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South Carolina
Judicial Department
26487 - Lazicki-Thomas v. SC Budget and Control Board

In The Supreme Court

Sherrie Lazicki-Thomas, Appellant,


South Carolina Budget and Control Board, South Carolina Retirement Systems, Respondent.

Appeal from Richland County
 Ralph K. Anderson, III, Administrative Law Court Judge

Opinion No.  26487
Heard March 19, 2008 - Filed May 12, 2008 


Robert E. Hoskins, of Foster Law Firm, of Greenville, and Robertson H. Wendt, Jr., of North Charleston, for Appellant.

Kelly H. Rainsford, and David K. Avant, both of South Carolina Retirement Systems, of Columbia, for Respondent.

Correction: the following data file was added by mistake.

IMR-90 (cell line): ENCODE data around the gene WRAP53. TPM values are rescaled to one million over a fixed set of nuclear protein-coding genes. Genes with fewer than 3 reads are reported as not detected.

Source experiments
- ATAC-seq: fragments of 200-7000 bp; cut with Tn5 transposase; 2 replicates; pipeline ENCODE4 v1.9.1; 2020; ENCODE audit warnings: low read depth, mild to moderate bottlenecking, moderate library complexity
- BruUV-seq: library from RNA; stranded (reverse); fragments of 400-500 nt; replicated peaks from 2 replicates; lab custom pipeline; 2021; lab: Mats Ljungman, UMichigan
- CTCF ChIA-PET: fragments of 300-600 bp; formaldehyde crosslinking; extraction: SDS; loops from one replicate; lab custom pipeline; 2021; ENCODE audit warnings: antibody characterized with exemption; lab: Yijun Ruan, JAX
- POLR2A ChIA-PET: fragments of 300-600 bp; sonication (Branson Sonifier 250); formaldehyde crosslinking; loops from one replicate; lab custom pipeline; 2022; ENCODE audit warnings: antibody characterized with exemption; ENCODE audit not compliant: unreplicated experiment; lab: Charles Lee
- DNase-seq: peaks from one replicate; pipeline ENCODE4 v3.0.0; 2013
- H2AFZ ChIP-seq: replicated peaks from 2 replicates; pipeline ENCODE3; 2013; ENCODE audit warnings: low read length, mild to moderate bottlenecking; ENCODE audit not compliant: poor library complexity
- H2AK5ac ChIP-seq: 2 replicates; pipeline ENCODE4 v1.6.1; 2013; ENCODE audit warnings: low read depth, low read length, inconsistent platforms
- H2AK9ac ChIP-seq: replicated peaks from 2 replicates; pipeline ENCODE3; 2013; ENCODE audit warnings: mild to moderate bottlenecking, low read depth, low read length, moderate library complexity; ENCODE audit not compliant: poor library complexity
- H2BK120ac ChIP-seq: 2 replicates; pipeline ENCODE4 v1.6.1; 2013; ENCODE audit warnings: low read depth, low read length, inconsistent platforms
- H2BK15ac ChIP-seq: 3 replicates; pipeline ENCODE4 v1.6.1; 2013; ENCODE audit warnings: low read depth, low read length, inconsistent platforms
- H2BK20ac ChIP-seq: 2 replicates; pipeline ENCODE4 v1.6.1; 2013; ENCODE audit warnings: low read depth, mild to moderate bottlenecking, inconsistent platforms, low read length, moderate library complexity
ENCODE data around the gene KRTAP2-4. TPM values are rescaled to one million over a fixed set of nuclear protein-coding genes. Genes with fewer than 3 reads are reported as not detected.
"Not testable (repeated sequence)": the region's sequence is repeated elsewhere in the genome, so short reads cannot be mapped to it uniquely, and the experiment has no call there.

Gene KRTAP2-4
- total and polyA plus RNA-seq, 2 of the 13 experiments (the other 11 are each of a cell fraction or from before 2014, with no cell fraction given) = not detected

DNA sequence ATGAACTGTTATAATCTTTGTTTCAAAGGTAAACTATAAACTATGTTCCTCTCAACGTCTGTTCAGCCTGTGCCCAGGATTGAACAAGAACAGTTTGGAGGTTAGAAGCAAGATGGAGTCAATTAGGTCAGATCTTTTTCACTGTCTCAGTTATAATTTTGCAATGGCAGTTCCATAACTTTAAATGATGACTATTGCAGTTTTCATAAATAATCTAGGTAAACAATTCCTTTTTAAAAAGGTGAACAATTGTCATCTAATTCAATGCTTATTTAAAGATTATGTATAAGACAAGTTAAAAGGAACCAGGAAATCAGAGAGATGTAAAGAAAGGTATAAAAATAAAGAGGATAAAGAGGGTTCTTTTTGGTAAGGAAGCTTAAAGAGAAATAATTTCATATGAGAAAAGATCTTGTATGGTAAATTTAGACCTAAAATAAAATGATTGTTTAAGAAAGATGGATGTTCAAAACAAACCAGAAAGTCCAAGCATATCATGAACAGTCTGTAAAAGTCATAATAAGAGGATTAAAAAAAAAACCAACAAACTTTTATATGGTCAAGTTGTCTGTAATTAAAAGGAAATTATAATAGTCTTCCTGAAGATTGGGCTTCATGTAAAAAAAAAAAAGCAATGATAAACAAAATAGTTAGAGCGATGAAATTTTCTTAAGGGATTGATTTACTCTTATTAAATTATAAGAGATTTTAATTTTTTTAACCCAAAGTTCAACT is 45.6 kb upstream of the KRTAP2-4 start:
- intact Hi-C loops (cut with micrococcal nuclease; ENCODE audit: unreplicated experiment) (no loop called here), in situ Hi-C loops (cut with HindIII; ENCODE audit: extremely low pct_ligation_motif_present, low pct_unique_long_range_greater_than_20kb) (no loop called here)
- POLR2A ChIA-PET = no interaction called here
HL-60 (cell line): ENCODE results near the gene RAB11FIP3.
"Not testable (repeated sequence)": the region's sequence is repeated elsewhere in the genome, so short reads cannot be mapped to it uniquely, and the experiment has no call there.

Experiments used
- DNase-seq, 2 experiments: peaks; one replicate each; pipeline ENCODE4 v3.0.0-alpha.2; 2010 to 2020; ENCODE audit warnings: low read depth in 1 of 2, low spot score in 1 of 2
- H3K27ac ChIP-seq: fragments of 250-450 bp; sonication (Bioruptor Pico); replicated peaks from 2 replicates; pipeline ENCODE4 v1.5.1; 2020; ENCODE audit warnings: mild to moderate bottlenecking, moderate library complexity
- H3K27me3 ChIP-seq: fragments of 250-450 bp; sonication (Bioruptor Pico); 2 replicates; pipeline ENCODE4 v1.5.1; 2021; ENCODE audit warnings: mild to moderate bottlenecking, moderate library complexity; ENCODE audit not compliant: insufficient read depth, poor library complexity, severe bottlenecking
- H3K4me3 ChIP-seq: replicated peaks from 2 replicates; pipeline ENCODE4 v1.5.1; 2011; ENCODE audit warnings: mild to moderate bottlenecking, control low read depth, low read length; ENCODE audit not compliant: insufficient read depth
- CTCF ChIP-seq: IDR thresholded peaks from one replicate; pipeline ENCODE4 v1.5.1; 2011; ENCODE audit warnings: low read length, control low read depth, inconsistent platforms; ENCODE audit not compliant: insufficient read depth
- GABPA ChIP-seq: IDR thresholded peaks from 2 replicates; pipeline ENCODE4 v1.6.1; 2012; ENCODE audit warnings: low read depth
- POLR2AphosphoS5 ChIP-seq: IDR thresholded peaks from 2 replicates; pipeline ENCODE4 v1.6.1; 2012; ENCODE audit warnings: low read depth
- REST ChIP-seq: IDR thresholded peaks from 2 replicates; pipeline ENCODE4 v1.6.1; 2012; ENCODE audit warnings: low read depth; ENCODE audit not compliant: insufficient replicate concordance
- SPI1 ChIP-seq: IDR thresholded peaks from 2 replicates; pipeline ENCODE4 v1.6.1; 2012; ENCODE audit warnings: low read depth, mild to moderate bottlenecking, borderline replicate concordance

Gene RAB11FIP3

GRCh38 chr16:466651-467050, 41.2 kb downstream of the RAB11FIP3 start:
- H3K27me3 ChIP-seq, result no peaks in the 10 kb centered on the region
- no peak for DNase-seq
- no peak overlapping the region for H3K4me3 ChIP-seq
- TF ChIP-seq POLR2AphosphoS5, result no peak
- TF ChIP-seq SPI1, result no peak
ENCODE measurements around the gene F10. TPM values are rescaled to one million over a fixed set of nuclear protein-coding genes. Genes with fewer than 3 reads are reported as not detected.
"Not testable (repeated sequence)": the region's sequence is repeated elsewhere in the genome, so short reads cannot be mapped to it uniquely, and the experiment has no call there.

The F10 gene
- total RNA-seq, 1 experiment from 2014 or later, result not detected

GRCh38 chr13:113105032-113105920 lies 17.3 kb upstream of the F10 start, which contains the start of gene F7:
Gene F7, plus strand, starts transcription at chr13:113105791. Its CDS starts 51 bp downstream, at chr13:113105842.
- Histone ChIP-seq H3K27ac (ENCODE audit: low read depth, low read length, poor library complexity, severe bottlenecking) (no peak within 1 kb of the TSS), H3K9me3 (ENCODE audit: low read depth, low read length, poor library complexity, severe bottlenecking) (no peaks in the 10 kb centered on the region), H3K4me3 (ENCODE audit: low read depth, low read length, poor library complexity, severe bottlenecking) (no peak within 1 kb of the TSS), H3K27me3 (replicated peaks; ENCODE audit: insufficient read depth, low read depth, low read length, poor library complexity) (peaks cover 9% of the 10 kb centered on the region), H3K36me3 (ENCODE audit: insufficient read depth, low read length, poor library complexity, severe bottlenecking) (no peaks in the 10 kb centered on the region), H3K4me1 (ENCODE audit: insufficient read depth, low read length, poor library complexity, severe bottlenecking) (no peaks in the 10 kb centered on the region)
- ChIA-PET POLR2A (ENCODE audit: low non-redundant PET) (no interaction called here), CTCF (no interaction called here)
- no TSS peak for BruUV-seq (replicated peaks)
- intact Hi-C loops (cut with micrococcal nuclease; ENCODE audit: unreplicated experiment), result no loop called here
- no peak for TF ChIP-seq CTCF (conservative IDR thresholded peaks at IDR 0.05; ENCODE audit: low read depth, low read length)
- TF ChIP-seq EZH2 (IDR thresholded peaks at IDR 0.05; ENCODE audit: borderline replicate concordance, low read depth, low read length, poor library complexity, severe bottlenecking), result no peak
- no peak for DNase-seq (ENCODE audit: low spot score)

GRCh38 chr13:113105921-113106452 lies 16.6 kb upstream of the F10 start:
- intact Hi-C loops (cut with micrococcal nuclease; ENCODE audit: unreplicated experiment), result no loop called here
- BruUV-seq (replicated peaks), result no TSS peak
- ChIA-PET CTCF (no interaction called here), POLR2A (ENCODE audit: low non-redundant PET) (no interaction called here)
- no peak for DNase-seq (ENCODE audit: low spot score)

JUSTICE PLEICONES:  The issue in this appeal is whether the Administrative Law Court (ALC) correctly interpreted the meaning of the phrase “member in service” in the Police Officers Retirement System (PORS) disability statute[1] to mean a member who is still an employee.  We hold the phrase was properly construed and affirm.


Appellant was employed as a City of North Charleston firefighter, accruing five years, three months, and sixteen days of service credit in the PORS.  In April 2004, she was allegedly injured on the job, and as of January 28, 2005, her city employment was terminated.  Appellant filed an application for disability retirement on August 16, 2005, and respondent promptly notified her that she was ineligible to apply because she was not “in service” when the application was made.  Following exhaustion of her administrative remedies and a final determination by respondent, appellant filed a request for a contested case hearing with the ALC.